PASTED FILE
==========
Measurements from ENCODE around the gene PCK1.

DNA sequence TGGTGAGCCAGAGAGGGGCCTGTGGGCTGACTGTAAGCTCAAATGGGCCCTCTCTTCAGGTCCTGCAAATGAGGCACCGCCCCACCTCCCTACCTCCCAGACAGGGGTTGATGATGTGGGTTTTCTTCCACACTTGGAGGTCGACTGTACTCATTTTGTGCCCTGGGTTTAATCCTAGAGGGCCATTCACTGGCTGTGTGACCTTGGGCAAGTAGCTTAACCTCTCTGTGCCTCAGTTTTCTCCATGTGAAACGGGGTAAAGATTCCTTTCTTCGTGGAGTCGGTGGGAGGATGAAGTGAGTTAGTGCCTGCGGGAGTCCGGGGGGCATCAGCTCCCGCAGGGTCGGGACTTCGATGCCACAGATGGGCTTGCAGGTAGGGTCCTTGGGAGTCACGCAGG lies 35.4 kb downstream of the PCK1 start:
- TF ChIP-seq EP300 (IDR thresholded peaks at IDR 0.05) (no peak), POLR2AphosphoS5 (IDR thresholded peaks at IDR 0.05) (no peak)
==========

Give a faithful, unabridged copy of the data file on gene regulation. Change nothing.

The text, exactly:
Measurements from ENCODE around the gene PCK1.

DNA sequence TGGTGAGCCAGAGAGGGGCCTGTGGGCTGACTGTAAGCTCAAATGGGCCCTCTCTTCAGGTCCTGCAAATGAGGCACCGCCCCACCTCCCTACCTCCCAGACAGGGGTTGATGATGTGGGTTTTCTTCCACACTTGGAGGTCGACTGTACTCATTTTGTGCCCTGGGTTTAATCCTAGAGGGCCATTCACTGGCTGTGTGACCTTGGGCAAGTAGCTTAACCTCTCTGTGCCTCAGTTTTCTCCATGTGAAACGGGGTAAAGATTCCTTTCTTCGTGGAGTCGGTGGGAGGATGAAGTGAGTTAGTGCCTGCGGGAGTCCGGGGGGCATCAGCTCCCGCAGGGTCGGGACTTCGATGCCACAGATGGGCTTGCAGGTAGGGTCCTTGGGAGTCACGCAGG lies 35.4 kb downstream of the PCK1 start:
- TF ChIP-seq EP300 (IDR thresholded peaks at IDR 0.05) (no peak), POLR2AphosphoS5 (IDR thresholded peaks at IDR 0.05) (no peak)